Flying like the wind or stolidly rooted, the work by two artists in solo shows at Boston Sculptors Gallery, make an evocative complimentary pair…In her “Fasten” series,[Julia Shepley] stitches buttons into plastic sheets, leaving stray threads, then draws over the sheets with ink lines that look like flying horse tails. It all casts shadows through the plastic, exaggerating the rush. A series of wall sculptures blows the elements of “Fasten” up to a larger scale. In upstart, the buttons are glass disks, threaded to bronze hooks in the wall and attached to fluid lines of black vinyl, which ripple over the wall in feathery arcs. These wittily trade in themes of tethering and escape.
Marty Carlock, Sculpture Magazine, 2003
Shepley's modus operandi acknowledges few bounds. Drawing and sculpture are interchangeable for her; she may begin with a drawing and then extend both her linear and sculptural gesture by means of wire or thread, moving far beyond the edges of her paper…Many of her structures, such as Window and Rainspan, are balanced in space with carefully engineered threads; they possess a tension, a fragility of balance that implies change, transition waiting to happen.
Lisa Falco, Arts Media, 2003
Shepley engages the complexities and possibilities of…sights and sounds [along tidal rivers and other large bodies of water] in her mixed-media sculpture, artfully using reflective light and shadow as additional drawing and sculpting tools. Shepley also manages to connect these ethereal pieces to the body and the experience of being human. On multiple levels, Shepley produces art that exercises the viewer's senses, encouraging their fuller use and celebrating their sometimes mystical abilities.
Christine Temin, The Boston Globe, 2002
The largest installation is a series of circles that look like the life rings thrown to someone who's drowning. Shepley's rings come in both two and three dimensions, some delicately drawn onto the wall, others padded, protruding white forms, all of them connected with loops of turquoise cord as active as a rolling sea. Inside the 3-D rings are amorphous cast glass forms, bubbly and effervescent, in a watery palette. They're glistening and alluring, but the message is that beauty can be treacherous.…the objects in this show are pale and clean as if purified by water…these are lovely, lyrical and sometimes eccentric pieces…The arches [in the Daydream- Imprint Series] are stitched in places that are not seams, creating scarification patterns and a sense of activity reiterated in the glass that fills them. Flowing and bulging, the glass is to be looked at as much as through. But don't miss what's behind it: shadows as interesting as the tangible forms that cast them.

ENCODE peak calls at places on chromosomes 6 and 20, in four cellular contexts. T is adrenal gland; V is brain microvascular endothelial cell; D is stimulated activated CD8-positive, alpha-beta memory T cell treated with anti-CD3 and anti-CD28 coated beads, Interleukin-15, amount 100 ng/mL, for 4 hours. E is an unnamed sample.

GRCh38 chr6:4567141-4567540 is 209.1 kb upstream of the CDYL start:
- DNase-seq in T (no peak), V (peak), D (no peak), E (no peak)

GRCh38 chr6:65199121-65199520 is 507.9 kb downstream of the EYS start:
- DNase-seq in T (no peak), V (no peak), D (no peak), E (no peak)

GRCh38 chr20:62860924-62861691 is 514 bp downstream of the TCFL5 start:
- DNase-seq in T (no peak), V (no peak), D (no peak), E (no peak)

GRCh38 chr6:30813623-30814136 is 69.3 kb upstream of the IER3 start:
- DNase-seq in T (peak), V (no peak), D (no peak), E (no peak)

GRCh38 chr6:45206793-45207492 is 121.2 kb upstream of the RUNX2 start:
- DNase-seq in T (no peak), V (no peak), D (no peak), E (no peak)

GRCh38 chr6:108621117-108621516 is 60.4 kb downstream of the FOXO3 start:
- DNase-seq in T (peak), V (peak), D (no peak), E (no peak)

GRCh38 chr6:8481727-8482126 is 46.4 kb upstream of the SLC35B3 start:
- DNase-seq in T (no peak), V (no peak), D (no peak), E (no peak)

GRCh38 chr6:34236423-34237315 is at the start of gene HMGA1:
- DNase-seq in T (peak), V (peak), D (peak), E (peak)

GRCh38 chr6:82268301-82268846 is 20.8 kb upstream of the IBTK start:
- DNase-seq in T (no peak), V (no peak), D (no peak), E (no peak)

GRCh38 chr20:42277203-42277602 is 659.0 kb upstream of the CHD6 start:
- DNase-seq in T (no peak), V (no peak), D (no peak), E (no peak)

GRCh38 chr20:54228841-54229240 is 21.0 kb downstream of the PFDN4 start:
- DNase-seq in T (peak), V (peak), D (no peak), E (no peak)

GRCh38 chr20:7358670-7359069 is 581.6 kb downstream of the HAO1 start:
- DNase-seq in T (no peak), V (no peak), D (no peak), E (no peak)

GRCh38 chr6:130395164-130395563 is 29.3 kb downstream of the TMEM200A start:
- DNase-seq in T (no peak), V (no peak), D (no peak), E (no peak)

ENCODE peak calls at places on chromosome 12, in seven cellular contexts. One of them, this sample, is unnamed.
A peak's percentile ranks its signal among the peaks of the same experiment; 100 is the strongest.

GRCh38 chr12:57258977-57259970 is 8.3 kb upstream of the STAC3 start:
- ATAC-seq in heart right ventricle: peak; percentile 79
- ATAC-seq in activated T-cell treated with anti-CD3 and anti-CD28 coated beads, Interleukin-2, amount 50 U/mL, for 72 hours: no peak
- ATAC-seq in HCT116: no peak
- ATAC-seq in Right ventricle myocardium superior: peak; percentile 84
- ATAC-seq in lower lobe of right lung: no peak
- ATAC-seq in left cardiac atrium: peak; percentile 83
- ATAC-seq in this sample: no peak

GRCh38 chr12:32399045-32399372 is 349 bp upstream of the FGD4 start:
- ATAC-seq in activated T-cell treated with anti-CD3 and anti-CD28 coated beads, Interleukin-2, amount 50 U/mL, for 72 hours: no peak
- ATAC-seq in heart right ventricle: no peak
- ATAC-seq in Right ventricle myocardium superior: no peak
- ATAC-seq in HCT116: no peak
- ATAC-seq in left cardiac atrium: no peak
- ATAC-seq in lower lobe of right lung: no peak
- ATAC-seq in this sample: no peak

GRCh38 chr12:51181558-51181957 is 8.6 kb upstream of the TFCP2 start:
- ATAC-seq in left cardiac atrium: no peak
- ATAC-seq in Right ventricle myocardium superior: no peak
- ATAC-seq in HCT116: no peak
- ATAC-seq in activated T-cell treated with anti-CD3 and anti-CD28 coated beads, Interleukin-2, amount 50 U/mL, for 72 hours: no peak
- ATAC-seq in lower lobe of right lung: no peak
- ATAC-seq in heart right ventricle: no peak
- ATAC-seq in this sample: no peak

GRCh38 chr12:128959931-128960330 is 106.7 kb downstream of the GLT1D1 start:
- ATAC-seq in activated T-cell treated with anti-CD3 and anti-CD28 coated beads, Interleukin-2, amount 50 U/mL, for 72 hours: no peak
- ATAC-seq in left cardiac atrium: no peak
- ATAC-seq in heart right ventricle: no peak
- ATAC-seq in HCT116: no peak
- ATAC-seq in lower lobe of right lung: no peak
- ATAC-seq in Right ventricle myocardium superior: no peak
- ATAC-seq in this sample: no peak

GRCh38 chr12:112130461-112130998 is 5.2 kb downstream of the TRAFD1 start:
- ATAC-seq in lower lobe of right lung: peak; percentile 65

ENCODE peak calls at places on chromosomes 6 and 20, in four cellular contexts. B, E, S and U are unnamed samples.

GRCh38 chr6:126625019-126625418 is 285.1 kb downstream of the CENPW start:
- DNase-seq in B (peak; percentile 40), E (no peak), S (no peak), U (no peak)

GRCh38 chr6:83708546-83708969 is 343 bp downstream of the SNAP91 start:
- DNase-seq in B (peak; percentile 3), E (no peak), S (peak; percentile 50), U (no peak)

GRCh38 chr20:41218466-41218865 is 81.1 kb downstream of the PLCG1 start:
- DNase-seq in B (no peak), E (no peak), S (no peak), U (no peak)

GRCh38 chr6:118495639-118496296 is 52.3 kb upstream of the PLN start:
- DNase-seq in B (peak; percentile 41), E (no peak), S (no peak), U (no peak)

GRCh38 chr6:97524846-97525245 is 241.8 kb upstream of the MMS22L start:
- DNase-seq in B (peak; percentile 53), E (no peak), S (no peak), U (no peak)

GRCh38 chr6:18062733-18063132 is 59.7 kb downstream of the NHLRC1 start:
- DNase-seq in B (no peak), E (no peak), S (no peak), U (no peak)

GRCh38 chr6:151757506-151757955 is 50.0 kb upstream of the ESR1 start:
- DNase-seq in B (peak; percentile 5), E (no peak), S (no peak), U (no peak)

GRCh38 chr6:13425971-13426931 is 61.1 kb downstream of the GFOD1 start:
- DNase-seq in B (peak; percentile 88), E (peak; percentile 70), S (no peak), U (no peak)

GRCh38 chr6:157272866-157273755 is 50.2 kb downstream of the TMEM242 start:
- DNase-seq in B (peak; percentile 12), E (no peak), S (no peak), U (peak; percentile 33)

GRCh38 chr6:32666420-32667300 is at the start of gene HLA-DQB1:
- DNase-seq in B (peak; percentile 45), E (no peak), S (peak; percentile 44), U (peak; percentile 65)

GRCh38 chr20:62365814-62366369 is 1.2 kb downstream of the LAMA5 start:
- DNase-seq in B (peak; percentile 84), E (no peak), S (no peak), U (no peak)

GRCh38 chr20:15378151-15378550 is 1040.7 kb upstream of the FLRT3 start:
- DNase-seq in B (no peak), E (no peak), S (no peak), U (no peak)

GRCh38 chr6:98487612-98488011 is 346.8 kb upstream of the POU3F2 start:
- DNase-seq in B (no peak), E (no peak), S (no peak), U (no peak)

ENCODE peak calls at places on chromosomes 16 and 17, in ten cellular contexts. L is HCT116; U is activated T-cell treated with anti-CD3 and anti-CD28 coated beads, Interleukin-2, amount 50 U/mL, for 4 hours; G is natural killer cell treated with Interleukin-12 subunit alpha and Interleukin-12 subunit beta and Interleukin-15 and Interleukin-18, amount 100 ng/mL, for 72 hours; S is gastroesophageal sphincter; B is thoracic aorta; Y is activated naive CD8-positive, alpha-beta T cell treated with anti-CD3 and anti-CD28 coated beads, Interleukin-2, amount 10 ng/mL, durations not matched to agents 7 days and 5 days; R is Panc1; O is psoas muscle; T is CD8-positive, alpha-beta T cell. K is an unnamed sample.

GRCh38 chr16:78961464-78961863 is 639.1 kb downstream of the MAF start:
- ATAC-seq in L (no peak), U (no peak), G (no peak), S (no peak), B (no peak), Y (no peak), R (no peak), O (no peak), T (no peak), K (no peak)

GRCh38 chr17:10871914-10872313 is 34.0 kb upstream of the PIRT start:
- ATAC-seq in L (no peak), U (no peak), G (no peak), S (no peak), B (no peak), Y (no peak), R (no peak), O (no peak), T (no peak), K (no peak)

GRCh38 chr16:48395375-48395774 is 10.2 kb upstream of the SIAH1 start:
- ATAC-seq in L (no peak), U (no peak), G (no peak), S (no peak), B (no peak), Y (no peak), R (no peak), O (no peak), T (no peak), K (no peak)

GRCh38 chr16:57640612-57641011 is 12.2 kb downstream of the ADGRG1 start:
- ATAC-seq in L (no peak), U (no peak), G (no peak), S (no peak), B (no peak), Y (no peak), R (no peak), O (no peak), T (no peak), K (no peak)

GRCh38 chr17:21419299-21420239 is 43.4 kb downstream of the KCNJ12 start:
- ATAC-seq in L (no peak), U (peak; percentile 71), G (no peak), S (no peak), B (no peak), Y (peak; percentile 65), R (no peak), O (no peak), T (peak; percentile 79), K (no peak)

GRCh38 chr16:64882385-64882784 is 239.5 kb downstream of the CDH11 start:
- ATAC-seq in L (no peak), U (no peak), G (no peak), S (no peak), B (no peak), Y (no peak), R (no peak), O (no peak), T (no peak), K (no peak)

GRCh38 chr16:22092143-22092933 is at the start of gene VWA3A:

Joanne Silver, The Boston Herald, 2002
Rather than isolating one environment from another and one medium from another, Shepley draws inspiration from overlapping worlds. Land and sea merge in works made from undulating cast blue glass and delicate threads- some as wispy as hairs, others stiffly knotted like surgical sutures. Rippling light dances off surfaces that look etched by the ebb and flow of the ocean. Despite fixed positions on — or jutting out from — the wall, these works have a sense of motion. Slender black strings pull the ingredients of 'Window' into taut harmony…two glass circles are held slightly apart as if in the process of opening…shadowy ghosts of the strings mingle with swooping gestures drawn in black crayon. Foreground and background, solid form and ephemeral shadow shift with the viewer's movement and the changing light of the gallery.
Alicia Faxon, Art New England, 2001
Shepley is an artist of the poetic and insubstantial. We seem to be looking at embodiments of memory, traces in time, and delicate dreams, opening up countless possibilities of allusion, illusion, and fantasy.
Christine Temin, "Shapiro's chameleons", The Boston Globe, 2000
Julia Shepley's new works are as much drawing as sculpture. Their elusive effects- shadows, transparency, illusion- are made possible by odd materials…She draws beautifully. The 3-D pieces seem more fragile, their references richer.
Marty Carlock, Art New England, 1999
Shepley's disparate imagery, dramatic, playful, and graphic, is drawn together by keeping it simple, focusing as clearly on the shadows cast as on the objects themselves.
Cate McQuaid, "An artist who conflates flesh and spirit", The Boston Globe, 1998
Julia Shepley conflates flesh and spirit in her show of sculptures and prints at the George Sherman Union Gallery at Boston University. She abstracts flesh everywhere here, in swollen sacs and winding arteries, but always weaves it with something more ethereal in a satisfying braid.
Christine Temin, "At Newton's Chapel Gallery, hands and hearts are soaring", The Boston Globe, 1997
Julia Shepley can't resist the impulse to lift her work off the floor, to make use of the gallery's soaring height and vaulted ceiling. The work in her current show, "Figments," was also inspired by Robert Davidson, the Seattle-based aerial dancer who sails through space on low trapezes, in choreography that has nothing to do with the circus and everything to do with equating flying bodies with spiritual flight.
Christine Temin, "Art that's ready to come to life", The Boston Globe, 1995
Julia Shepley calls her new show of sculpture "Pulse," and the works ensconced in the Chapel Gallery do indeed convey the sense of a heartbeat, of something alive. They look as if they might even be warm to the touch. Trapeze No. 2, possibly the best work in the show, is a long stretch of dark, knotted, frizzing human hair with a couple of pale butterfly forms trapped within it, held aloft by clusters of hearts and wings at either end. The piece reads as a soul's struggle against gravity.